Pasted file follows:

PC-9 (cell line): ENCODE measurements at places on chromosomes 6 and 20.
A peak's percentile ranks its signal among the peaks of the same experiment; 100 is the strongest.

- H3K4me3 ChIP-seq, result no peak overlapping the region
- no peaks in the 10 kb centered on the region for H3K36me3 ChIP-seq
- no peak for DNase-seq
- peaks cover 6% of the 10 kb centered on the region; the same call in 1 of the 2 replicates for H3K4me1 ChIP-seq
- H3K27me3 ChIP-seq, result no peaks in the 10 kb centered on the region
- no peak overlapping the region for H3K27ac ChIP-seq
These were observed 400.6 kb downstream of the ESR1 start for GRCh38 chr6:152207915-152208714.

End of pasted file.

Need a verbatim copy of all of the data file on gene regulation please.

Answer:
PC-9 (cell line): ENCODE measurements at places on chromosomes 6 and 20.
A peak's percentile ranks its signal among the peaks of the same experiment; 100 is the strongest.

- H3K4me3 ChIP-seq, result no peak overlapping the region
- no peaks in the 10 kb centered on the region for H3K36me3 ChIP-seq
- no peak for DNase-seq
- peaks cover 6% of the 10 kb centered on the region; the same call in 1 of the 2 replicates for H3K4me1 ChIP-seq
- H3K27me3 ChIP-seq, result no peaks in the 10 kb centered on the region
- no peak overlapping the region for H3K27ac ChIP-seq
These were observed 400.6 kb downstream of the ESR1 start for GRCh38 chr6:152207915-152208714.